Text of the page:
Mad Men Creator Matthew Weiner Talked With A Very Small Audience At UPenn Last Night, And It Was Delightful

Mad Men creator Matthew Weiner in conversation @kellywritershouse right now.

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Last night, as part of Kelly Writer’s House Fellows series, Mad Men creator/Sopranos writer Matthew Weiner sat down with KWH faculty director Al Filreis to talk about... well, Mad Men, mostly. But in doing so, alternating between a handful of scenes from the show on a large monitor, Weiner also found ways to talk about both the show's process as well as a lot of the basic stuff of American life — everything from local TV news gore in the mid-60s to nature of ambiguity to his experience in casting his own son to play the uber-creepy Glenn on the show: “He was horrified by how weird his character was, who was [pause] based on me.” Even that, though, got to some of what Weiner considered to be special about Mad Men: “One of the things that was new about the show is that, usually on TV, children are used as props. We had kids who could actually act.”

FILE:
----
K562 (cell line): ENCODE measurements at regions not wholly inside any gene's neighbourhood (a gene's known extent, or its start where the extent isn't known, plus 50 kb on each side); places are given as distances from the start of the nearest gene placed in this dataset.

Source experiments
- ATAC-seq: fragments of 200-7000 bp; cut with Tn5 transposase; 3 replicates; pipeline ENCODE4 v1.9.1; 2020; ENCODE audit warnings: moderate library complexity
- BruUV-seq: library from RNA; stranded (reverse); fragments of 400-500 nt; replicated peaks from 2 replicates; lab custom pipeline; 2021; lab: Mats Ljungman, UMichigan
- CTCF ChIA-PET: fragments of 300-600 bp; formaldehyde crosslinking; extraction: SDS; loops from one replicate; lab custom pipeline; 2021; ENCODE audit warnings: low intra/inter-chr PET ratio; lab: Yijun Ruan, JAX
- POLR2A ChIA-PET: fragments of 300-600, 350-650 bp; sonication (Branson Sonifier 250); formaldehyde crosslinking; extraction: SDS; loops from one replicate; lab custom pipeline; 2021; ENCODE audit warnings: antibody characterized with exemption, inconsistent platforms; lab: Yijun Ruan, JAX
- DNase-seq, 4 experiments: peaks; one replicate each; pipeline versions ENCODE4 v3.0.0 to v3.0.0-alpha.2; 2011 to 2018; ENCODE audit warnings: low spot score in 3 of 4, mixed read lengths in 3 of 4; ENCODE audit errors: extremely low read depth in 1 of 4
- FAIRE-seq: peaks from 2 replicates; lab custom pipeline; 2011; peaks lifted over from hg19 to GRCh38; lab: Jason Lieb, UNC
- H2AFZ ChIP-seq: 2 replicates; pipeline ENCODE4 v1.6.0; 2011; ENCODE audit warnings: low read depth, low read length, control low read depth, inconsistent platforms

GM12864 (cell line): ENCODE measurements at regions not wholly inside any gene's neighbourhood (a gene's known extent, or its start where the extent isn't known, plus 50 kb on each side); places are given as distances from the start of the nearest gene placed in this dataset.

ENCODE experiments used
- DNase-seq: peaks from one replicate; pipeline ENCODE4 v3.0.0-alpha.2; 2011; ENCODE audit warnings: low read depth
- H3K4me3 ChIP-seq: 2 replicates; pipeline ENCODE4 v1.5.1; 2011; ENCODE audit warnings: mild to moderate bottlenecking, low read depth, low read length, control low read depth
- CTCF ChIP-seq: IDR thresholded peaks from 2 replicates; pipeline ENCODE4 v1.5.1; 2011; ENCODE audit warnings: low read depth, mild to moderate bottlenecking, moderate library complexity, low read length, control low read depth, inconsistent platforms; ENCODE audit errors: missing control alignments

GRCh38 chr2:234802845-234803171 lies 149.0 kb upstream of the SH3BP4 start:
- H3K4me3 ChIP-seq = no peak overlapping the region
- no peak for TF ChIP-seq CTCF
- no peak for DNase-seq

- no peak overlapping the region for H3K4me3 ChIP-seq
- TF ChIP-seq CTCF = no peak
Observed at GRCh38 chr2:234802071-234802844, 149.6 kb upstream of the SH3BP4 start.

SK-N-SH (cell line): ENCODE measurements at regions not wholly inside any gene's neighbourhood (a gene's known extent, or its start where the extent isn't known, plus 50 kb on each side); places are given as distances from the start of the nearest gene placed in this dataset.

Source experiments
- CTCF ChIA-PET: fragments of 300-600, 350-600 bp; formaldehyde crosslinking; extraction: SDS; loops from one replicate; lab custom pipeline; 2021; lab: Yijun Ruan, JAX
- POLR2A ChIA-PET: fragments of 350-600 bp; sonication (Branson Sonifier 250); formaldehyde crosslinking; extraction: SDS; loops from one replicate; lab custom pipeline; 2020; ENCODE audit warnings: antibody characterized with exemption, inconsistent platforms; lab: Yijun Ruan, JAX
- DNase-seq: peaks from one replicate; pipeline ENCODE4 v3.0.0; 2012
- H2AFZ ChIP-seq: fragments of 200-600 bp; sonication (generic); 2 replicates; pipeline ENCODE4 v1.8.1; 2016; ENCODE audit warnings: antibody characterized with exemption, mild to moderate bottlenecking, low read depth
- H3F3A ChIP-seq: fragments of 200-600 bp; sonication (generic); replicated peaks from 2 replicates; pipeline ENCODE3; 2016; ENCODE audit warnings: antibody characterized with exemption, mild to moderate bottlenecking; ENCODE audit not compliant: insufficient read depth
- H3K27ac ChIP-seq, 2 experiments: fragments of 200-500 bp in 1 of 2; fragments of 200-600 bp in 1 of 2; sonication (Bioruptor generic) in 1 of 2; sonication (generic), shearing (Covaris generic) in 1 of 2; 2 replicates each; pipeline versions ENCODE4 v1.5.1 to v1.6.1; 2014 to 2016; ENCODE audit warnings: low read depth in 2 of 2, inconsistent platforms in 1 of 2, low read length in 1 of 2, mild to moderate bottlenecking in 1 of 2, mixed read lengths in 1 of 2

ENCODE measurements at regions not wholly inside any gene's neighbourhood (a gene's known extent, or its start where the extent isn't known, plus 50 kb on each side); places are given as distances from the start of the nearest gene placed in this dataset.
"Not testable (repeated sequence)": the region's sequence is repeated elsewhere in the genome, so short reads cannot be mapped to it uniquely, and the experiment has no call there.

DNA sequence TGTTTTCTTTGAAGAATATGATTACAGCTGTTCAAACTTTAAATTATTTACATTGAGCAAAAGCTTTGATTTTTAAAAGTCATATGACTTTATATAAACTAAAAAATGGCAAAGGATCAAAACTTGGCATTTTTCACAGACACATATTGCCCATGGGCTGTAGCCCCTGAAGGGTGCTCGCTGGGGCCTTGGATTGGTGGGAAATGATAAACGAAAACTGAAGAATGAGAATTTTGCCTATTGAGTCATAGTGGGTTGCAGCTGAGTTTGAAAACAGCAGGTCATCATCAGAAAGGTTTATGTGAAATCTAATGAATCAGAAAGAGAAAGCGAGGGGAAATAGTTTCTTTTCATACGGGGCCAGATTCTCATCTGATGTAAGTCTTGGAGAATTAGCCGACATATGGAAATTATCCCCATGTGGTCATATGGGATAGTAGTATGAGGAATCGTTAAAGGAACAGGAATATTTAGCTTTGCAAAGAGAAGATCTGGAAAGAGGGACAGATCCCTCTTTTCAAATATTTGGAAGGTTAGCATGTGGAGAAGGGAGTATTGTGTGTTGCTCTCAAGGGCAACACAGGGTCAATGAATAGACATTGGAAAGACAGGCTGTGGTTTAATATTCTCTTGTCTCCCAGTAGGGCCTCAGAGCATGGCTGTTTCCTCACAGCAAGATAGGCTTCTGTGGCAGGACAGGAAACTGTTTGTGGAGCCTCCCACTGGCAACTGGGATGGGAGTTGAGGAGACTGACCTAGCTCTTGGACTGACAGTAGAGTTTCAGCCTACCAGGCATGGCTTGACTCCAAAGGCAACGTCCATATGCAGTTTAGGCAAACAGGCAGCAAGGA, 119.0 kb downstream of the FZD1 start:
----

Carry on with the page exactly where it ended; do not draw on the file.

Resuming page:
After a few scenes that referenced WWII, Weiner talked about the show’s (and his own) relationship with history. “I fight against the movie-ization of history,” he said, “the way things get metabolized [into the national narrative], that we're taught to think of an era one way. I used to think it was something other thing, that this was just me, but now, I think we’re seeing it all over again.” Meanwhile, citing the work of the late UPenn historian Paul Fussell, he reflected on the influence of American wars overall on our sensibilites: “Irony, black humor… everything that writers love was born in the trenches.”

As the evening wrapped up, Weiner reflected on what could be called Mad Men’s fairly adventurous sense of bleakness and ambiguity. “If the audience doesn’t know [all] what the possibilities are,” he said, referencing his former boss David Chase, “ambiguity isn’t worth it.” Nevertheless, he said, the story and message of Mad Men was for him packed in right from the beginning: “It’s in the pilot,” he said, so chipper that you might almost miss the gravity of what he was saying: “You’re born alone, you die alone."